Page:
Here in northern Vermont we have four distinct seasons, maybe five if you throw in mud season. When it’s finally safe to plant (average May 30 where I live) we look forward to as much color as we can pack into our gardens. Discreet waves of color are pretty, but most of us like big splashes to cheer us through our very short summer.
I am turning more and more to coleus to achieve this effect. Most coleus grown from seed needs and prefers shade, while coleus grown from cuttings likes full sun. In fact, at least here in northern Vermont, the more sun, the brighter the color.
What follows are two photos of the same plant I had hanging in the house all winter. One side was facing the sunny window and one side was facing the inside room.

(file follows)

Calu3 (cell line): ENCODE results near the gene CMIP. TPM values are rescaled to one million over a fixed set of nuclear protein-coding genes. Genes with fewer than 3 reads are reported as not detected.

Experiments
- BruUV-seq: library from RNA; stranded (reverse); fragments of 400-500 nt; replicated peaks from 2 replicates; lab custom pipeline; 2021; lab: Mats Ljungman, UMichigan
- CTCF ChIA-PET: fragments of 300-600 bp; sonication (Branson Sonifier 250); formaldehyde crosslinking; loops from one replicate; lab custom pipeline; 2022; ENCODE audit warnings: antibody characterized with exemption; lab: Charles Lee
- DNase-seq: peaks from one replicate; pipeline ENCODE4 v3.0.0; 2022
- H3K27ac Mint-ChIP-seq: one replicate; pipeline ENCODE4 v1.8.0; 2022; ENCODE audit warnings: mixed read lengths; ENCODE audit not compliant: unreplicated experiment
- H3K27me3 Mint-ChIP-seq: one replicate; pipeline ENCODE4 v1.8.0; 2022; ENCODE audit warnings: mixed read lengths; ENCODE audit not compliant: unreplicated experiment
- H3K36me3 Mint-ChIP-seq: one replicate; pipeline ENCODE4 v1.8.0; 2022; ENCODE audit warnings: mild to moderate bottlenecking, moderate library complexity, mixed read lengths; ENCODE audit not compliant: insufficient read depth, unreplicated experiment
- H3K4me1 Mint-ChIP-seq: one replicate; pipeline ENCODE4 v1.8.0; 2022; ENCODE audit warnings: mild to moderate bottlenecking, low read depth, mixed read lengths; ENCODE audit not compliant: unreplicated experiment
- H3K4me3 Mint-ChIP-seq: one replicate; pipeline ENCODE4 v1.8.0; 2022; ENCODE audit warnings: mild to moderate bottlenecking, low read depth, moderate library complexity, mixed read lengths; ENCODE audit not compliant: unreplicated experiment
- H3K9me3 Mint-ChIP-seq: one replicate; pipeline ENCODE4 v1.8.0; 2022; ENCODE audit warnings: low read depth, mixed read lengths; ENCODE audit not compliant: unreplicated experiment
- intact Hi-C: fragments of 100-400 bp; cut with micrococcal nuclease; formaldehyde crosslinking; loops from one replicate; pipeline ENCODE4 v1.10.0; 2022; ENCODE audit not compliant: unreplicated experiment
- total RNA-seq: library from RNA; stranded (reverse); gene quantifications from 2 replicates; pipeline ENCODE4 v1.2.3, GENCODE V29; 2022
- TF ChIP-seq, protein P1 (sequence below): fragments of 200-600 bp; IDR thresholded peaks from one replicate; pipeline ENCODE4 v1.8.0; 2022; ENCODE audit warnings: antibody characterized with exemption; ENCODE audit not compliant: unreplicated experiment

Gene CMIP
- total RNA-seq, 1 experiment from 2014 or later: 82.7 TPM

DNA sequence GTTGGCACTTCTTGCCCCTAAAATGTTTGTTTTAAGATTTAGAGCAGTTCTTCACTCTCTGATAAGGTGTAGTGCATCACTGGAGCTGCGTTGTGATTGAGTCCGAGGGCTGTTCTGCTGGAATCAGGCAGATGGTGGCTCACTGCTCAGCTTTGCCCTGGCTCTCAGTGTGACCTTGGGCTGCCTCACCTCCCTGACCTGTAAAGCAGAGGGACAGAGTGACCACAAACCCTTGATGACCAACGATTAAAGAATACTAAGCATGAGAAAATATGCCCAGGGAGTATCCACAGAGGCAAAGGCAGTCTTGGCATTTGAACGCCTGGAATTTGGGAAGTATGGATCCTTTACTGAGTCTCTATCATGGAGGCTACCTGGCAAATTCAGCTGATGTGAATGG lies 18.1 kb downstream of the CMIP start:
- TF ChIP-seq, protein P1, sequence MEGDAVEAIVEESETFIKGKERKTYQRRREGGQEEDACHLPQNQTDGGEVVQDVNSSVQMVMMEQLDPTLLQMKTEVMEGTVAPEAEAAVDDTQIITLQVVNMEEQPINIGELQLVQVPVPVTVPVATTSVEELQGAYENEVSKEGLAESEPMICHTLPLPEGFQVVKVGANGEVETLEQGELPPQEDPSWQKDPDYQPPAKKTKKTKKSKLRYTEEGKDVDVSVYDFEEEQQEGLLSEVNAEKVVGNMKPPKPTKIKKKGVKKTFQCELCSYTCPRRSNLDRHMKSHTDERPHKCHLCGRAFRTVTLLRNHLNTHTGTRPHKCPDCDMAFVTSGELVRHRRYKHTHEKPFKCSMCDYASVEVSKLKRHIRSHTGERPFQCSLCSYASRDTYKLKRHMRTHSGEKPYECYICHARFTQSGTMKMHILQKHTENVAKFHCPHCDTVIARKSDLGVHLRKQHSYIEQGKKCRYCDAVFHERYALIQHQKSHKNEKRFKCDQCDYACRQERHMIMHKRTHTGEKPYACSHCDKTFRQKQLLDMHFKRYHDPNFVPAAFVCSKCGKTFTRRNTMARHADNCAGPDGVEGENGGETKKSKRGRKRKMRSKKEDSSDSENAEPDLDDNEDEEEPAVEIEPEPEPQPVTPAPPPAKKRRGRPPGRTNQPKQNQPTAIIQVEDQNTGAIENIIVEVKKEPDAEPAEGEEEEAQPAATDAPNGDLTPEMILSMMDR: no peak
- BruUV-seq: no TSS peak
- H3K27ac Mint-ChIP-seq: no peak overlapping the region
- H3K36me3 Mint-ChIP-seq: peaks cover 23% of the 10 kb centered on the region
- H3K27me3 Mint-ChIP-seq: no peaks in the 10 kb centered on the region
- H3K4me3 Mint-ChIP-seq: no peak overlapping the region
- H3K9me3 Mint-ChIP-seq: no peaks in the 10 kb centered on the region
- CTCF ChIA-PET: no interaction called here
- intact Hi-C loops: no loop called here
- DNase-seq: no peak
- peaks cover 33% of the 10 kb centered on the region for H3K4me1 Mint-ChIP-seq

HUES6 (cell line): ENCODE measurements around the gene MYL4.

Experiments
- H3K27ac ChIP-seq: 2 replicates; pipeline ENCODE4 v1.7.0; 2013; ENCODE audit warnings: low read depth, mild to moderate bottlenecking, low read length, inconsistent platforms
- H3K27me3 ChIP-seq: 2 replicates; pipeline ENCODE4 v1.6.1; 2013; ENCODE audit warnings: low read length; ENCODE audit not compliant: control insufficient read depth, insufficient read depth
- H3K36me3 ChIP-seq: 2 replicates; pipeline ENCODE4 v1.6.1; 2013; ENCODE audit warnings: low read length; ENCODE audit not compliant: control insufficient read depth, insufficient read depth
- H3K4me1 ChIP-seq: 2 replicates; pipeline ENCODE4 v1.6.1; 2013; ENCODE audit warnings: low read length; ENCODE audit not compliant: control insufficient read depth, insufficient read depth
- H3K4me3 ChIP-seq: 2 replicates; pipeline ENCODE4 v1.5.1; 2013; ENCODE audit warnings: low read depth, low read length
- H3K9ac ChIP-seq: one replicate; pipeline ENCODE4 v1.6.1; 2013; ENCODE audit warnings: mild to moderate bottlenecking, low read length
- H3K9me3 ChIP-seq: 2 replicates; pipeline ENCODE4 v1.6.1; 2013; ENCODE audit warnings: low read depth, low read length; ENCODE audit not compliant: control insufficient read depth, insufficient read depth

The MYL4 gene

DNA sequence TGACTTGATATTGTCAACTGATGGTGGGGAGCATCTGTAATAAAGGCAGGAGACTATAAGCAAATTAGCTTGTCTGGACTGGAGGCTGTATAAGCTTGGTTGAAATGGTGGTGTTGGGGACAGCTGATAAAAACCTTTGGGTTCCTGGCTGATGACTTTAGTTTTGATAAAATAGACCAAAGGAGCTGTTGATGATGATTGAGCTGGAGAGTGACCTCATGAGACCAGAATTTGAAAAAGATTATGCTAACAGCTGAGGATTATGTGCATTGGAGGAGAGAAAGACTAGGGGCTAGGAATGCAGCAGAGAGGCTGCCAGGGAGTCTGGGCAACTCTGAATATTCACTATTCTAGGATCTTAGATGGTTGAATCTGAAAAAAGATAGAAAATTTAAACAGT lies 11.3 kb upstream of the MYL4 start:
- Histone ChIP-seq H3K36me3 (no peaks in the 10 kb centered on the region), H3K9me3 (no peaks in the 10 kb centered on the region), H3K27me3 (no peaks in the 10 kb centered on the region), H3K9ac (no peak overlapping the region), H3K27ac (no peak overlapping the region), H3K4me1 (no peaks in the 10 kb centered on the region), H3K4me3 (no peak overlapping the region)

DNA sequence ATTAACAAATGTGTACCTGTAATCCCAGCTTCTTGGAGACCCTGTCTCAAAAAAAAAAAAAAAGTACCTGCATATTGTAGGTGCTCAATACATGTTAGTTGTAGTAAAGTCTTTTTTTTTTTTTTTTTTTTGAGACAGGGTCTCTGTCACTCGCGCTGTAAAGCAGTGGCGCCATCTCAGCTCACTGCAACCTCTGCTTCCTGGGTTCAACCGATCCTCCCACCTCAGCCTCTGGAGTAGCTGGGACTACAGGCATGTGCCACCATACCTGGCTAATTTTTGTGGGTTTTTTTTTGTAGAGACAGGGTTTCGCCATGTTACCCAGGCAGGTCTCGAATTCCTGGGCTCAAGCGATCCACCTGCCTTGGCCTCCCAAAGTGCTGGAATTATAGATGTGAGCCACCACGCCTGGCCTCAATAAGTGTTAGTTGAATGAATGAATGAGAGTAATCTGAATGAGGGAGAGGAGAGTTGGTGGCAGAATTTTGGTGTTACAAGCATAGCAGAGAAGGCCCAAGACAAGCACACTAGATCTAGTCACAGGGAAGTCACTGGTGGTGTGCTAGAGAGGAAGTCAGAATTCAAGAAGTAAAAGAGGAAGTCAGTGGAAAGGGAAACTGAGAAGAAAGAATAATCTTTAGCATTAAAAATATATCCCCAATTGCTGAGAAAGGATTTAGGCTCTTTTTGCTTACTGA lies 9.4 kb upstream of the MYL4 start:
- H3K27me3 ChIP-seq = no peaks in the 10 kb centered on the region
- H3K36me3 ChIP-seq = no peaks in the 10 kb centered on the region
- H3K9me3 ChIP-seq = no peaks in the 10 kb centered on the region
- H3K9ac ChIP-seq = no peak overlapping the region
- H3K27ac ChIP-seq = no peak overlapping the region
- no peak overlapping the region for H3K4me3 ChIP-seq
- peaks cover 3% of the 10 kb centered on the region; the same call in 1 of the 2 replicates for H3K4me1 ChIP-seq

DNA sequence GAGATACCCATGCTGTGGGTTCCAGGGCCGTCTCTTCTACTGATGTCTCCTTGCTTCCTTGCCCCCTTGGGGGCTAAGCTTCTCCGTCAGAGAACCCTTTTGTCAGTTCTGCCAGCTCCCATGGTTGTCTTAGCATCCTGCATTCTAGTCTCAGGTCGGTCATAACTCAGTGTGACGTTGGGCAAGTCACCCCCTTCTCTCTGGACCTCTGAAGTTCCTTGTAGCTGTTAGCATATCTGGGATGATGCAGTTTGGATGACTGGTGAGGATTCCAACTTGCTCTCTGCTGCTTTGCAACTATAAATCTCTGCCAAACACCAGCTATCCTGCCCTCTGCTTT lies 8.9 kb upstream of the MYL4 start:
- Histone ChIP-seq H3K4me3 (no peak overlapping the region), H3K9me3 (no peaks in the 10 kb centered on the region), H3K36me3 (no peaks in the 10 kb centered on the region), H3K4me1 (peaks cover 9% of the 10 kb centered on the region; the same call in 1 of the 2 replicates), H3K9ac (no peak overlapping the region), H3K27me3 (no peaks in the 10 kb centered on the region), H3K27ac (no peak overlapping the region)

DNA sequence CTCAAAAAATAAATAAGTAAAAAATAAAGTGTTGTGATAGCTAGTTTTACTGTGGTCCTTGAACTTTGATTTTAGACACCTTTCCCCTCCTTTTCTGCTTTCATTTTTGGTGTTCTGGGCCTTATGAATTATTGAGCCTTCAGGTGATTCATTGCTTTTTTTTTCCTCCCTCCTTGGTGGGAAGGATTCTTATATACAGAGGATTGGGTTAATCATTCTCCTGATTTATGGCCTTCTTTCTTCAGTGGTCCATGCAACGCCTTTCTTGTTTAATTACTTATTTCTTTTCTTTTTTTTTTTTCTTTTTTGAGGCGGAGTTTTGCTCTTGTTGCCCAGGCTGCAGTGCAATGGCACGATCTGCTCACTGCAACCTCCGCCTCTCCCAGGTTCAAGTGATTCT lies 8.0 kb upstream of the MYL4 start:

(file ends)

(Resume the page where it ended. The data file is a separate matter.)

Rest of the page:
Coleus benefits from moist soils or regular watering and I always pinch off any flowers to encourage foliage growth. Coleus were popular in the Victorian era as a house plant, and today’s souped-up varieties combine brighter and unusual colors with distinct ruffling and textures. An easy way to show off the colors is to plant them in contrasting color groups.
I grow one novelty type coleus called “tilt a whirl.” It kind of twists as it grows and customers like it.
Fishnet looks sweet right now, and should shape up to a really neat plant.
Florida city yalaha has a bright center.
Coleus are easy to grow and if grown in a pot, they are fine inside all winter. I cut them way back before bringing them inside and continue to trim them back during the winter as well. In the spring I have a huge plant with lots of room for cuttings to pass on the color.